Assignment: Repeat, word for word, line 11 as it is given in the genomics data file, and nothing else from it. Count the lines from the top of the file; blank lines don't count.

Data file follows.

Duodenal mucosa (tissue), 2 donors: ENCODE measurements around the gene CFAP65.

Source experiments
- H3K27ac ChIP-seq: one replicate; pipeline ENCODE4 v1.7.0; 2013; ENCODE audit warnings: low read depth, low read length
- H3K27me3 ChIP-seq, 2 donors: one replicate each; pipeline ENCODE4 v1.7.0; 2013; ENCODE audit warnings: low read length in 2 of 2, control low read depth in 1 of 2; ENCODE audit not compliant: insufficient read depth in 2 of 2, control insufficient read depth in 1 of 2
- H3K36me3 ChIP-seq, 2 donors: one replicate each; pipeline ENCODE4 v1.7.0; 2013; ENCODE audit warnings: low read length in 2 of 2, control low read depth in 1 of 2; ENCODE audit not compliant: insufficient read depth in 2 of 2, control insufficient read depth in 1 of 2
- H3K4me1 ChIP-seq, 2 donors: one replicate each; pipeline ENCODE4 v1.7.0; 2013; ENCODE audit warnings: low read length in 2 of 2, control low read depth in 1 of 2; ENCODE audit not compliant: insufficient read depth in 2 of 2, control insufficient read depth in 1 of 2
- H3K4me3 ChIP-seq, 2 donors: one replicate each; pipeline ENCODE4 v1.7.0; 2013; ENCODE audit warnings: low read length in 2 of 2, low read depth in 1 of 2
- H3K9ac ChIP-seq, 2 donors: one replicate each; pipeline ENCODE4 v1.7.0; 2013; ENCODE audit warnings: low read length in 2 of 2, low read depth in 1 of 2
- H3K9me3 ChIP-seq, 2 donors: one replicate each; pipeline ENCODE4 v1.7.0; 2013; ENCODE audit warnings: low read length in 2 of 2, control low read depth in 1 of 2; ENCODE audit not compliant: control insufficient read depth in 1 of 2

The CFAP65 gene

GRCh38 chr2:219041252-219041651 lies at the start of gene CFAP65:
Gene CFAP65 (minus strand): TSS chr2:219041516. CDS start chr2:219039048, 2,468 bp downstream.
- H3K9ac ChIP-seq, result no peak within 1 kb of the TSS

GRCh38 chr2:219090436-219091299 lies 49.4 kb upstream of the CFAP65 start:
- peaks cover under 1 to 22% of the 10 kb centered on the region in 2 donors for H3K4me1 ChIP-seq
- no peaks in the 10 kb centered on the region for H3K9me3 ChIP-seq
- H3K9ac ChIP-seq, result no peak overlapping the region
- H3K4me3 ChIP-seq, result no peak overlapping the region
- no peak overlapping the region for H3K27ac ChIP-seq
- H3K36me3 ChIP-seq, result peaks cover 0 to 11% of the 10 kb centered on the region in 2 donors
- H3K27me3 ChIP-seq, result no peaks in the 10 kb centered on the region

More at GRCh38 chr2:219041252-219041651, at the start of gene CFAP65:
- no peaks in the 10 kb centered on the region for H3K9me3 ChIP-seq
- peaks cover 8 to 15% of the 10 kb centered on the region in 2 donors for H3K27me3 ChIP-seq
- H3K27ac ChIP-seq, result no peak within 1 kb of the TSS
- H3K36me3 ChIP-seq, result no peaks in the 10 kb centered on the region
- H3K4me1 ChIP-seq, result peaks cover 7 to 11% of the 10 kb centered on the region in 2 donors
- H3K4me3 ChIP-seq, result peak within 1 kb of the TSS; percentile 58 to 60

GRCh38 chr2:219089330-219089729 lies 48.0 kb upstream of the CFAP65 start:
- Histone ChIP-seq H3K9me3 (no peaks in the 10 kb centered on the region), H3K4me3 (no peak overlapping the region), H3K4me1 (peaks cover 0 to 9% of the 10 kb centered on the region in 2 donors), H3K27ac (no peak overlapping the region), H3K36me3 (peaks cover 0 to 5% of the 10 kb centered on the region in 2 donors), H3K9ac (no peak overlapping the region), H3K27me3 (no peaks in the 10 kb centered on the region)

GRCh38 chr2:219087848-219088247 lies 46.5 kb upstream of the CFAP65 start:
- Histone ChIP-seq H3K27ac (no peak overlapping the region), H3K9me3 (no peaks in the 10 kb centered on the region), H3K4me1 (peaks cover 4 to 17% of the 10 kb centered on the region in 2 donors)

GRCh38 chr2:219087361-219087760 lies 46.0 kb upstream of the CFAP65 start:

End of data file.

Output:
GRCh38 chr2:219041252-219041651 lies at the start of gene CFAP65: